Warm weather book reviews

As the weather warms and the sun begins to poke its head out, it’s time to grab some books and enjoy the fresh air. If you’re looking for some book recommendations, here are some that I’ve recently read (or, actually, listened to on audio book) that I loved.

FICTION

“Clan of the Cave Bear” (and the first sequel, “Valley of Horses”)
by Jean M. Auel

This historical fiction novel chronicles the history of people at the beginning of time — caveman days. The book suggests relationships between Neanderthals and homo sapiens, explaining the differences in their cultures and the perceptions of each other. In “Clan of the Cave Bear,” Ayla, a young homo sapiens girl, grows up with a Neanderthal clan. In “Valley of Horses,” the next book of the series, Ayla must learn to interact with animals and nature as she searches for someone of her own kind. These two books kept me riveted and ignited a fascination with caveman culture. It’s amazing to see how different but yet how similar the two ancient cultures are to our modern day society.

“Let the Great World Spin”
by Colum McCann

This book of short stories centers around a tightrope walker, Philippe Petit, who danced along a steel cable set up between the World Trade Center towers in 1974. At first, each story is seemingly unrelated to the next, but as you read on, the stories are all woven together. We hear about a court case from the perspective of the judge, the judge’s wife, the driver of a car crash, the victim of the car crash, and others involved with an incident occurring near the tightrope walker. I loved how the stories came together, showing how many angles there are to any given event, and how we are all connected.

NON-FICTION

“Is Everyone Hanging Out Without Me? (And Other Concerns)”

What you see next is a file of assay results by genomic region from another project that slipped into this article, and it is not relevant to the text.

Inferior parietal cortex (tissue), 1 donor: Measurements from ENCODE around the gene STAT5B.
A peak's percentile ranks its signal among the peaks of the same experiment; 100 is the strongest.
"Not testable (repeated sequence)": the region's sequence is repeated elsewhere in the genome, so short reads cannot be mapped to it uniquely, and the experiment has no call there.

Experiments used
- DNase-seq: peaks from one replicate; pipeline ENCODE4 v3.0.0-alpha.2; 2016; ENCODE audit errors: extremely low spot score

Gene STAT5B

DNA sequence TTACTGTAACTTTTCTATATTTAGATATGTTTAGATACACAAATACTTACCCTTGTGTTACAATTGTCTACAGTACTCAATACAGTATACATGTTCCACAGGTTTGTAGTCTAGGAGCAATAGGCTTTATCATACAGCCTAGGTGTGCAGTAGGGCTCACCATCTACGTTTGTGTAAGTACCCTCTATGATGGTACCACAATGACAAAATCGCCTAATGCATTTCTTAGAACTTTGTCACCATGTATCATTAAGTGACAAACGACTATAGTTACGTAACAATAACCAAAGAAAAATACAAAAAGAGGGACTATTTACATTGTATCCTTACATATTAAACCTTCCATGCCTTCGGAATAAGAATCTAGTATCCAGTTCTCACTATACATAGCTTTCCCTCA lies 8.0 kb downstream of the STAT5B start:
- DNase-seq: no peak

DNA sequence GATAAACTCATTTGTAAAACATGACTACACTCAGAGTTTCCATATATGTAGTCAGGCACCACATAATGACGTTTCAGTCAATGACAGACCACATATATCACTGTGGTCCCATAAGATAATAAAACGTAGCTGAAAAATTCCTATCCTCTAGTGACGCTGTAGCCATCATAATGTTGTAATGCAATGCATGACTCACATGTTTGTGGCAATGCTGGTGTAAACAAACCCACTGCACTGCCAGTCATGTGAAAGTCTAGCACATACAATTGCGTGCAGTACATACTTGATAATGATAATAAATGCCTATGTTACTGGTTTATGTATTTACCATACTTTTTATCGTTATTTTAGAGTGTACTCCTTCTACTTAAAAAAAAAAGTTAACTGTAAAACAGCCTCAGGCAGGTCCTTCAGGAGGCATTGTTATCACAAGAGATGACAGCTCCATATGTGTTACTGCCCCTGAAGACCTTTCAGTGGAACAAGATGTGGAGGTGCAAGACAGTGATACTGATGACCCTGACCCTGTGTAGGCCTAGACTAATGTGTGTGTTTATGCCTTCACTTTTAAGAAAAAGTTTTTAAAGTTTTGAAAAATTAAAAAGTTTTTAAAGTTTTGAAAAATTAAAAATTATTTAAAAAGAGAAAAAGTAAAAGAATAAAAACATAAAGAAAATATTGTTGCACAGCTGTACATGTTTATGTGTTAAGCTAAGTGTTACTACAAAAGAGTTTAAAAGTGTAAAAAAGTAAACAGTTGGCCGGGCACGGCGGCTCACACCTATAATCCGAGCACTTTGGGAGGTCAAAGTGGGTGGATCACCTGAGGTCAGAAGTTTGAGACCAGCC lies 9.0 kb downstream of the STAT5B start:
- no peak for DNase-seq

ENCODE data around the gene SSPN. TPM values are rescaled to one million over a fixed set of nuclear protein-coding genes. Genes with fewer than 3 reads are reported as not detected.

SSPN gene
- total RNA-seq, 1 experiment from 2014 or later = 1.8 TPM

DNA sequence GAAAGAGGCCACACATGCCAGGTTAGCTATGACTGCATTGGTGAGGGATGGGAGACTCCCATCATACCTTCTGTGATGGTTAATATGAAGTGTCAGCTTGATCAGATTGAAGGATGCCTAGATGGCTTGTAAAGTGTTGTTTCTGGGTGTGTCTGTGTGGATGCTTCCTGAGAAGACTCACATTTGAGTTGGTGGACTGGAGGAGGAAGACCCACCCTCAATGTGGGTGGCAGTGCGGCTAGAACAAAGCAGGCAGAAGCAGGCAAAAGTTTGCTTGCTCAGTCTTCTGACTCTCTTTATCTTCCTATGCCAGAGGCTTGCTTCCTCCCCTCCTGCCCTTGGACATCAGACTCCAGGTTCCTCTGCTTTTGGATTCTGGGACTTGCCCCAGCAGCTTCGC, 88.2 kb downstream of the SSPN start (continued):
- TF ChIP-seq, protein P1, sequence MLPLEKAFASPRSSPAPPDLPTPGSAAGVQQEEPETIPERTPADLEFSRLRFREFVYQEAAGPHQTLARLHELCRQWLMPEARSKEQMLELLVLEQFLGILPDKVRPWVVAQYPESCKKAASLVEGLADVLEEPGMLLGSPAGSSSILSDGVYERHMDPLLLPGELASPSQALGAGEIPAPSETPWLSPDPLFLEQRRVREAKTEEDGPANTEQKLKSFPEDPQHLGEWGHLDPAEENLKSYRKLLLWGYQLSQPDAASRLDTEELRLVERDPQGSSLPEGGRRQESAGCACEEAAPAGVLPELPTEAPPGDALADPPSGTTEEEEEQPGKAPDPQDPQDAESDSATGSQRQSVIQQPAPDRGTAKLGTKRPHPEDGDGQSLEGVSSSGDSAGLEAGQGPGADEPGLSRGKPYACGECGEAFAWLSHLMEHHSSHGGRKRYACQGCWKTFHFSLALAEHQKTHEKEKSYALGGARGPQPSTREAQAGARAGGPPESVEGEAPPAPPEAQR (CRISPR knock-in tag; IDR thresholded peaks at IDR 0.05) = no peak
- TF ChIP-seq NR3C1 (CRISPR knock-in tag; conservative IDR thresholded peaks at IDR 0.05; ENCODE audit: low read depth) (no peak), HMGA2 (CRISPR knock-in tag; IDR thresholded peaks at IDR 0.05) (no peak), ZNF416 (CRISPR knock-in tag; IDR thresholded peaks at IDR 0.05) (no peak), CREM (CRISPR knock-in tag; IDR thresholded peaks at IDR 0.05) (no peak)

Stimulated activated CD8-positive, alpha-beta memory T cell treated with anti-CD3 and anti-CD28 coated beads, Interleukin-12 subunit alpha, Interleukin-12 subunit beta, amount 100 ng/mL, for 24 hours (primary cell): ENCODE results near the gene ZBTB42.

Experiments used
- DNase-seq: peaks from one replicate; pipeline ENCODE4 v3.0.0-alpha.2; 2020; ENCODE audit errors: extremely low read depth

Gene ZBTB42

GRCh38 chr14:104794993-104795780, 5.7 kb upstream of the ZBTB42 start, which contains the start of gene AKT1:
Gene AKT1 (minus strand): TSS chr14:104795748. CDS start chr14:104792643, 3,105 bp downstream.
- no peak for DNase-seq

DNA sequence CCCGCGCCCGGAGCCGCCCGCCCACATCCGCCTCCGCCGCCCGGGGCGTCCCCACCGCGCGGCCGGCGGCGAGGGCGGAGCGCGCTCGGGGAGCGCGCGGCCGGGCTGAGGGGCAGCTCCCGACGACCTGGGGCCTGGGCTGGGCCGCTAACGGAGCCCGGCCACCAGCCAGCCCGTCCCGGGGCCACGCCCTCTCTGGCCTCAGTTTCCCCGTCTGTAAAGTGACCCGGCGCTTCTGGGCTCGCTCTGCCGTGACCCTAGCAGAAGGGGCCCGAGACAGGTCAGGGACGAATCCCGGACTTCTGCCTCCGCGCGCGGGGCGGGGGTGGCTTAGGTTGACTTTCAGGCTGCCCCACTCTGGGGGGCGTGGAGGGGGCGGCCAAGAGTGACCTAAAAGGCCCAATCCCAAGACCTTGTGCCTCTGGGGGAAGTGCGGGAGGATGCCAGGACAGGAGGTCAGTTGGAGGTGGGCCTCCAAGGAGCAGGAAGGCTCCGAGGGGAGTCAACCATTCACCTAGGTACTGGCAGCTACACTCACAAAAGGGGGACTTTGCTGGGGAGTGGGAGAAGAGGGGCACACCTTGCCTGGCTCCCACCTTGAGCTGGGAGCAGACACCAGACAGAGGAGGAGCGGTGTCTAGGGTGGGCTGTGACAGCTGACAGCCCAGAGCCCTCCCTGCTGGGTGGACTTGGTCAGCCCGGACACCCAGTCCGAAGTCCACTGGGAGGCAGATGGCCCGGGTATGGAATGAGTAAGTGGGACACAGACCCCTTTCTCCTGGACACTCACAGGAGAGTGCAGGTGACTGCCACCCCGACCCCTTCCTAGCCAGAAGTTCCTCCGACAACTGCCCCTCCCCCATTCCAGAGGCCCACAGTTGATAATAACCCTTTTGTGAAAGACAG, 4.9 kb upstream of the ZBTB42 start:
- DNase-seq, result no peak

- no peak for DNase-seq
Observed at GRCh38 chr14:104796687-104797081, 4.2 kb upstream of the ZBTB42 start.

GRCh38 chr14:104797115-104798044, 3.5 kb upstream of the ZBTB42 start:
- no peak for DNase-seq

by Mindy Kaling

I loved this one. Mindy Kaling (Kelly from “The Office”) writes about her life leading up to being a comedy writer, and all the hilarity along the way (and because I’m listening to it on audio book, I get to hear Kaling reading it herself, adding to the humor). She intersperses biographical stories with general thoughts on life that almost remind me a bit of my blog (but she’s famous, so hers is better). I laughed out loud many times, and her book inspired me to see that even if things are working out pretty well in your life and you never had to overcome deep hardships, you can still write some funny quips.

“Bossypants”
by Tina Fey

Remember in 2007 when I blogged an audio blog answering the question of whether or not women are funny? That clearly must have been before women like Tina Fey and Mindy Kaling were popular. Fey’s book is another example that women can definitely be funny. I loved listening to Fey’s account of her days at Second City, impersonating Sarah Palin on SNL, and writing and starring in her own 30 Rock. If you’re a Fey fan, which you have to be if you’re a breathing human, you have to read this book — or better yet, listen to it so you can hear Fey’s voice (and even a few ad libs).

“Happy Accidents”
by Jane Lynch

 In real life, Sue Sylvester from “Glee” is actually a decently nice person. Or at least it appears so from Jane Lynch’s memoir, “Happy Accidents.” She landed a life-changing spot on “Glee,” but until that point, it wasn’t all fun and games for Lynch. She writes about working her way up the acting ladder (including a run as Carol Brady in the musical “The Real Live Brady Bunch” and ad libbing a Guatemalan love song in “The 40-Year-Old Virgin”) and about the challenges she overcame as an openly gay actress. Without her “Glee” character’s insults and trickery, the actress behind the character comes across as compassionate, loving, and hardworking, and it was a pleasure to hear her tell her story.

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